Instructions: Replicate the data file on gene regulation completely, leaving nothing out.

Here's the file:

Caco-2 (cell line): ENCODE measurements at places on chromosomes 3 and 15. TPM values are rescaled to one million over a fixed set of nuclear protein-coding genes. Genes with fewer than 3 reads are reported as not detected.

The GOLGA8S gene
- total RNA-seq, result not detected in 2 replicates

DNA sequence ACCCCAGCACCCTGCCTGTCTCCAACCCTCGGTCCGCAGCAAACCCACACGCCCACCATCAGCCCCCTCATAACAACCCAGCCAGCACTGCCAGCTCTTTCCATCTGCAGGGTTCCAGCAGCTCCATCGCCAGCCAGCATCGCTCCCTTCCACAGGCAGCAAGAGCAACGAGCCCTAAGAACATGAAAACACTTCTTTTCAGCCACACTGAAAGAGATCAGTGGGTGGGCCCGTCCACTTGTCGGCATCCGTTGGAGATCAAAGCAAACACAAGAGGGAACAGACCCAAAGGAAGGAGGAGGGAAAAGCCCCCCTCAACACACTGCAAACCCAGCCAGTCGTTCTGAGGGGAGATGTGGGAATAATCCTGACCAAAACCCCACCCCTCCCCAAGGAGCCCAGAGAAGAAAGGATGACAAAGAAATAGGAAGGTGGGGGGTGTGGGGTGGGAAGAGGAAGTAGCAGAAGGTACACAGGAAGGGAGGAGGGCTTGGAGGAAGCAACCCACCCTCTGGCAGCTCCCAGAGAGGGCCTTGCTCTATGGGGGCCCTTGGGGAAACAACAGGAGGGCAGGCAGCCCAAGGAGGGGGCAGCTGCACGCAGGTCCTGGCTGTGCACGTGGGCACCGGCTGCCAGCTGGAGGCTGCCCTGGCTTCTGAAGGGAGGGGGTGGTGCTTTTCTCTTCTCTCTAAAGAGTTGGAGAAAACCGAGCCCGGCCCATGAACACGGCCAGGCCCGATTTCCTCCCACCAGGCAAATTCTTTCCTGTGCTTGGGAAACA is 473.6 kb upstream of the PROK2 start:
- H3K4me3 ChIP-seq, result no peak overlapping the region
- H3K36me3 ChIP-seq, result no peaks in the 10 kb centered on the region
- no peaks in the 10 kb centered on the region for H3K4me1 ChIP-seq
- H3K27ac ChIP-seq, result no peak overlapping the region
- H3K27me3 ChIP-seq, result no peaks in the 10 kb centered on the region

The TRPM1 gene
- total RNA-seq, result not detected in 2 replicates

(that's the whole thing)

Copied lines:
Caco-2 (cell line): ENCODE measurements at places on chromosomes 3 and 15. TPM values are rescaled to one million over a fixed set of nuclear protein-coding genes. Genes with fewer than 3 reads are reported as not detected.

The GOLGA8S gene
- total RNA-seq, result not detected in 2 replicates

DNA sequence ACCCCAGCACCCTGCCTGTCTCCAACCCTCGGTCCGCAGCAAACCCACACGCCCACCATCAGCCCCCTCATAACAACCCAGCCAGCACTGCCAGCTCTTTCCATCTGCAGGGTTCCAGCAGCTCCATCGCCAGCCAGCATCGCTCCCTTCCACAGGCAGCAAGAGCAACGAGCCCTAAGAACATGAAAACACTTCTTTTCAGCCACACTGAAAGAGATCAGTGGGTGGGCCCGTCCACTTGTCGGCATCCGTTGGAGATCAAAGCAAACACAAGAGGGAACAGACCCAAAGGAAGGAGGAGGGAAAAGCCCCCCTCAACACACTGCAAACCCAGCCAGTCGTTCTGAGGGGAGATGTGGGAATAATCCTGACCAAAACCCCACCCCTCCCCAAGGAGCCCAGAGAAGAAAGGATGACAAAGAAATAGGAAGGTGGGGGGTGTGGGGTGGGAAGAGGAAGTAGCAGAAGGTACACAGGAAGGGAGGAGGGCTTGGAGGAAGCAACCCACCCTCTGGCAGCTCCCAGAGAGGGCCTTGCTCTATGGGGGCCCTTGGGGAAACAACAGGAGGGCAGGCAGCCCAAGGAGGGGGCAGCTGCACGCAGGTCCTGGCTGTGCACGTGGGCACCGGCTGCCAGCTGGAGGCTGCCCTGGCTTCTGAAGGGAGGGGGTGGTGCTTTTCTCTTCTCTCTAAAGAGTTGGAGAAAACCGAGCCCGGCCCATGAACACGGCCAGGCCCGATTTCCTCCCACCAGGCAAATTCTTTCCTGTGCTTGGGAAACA is 473.6 kb upstream of the PROK2 start:
- H3K4me3 ChIP-seq, result no peak overlapping the region
- H3K36me3 ChIP-seq, result no peaks in the 10 kb centered on the region
- no peaks in the 10 kb centered on the region for H3K4me1 ChIP-seq
- H3K27ac ChIP-seq, result no peak overlapping the region
- H3K27me3 ChIP-seq, result no peaks in the 10 kb centered on the region

The TRPM1 gene
- total RNA-seq, result not detected in 2 replicates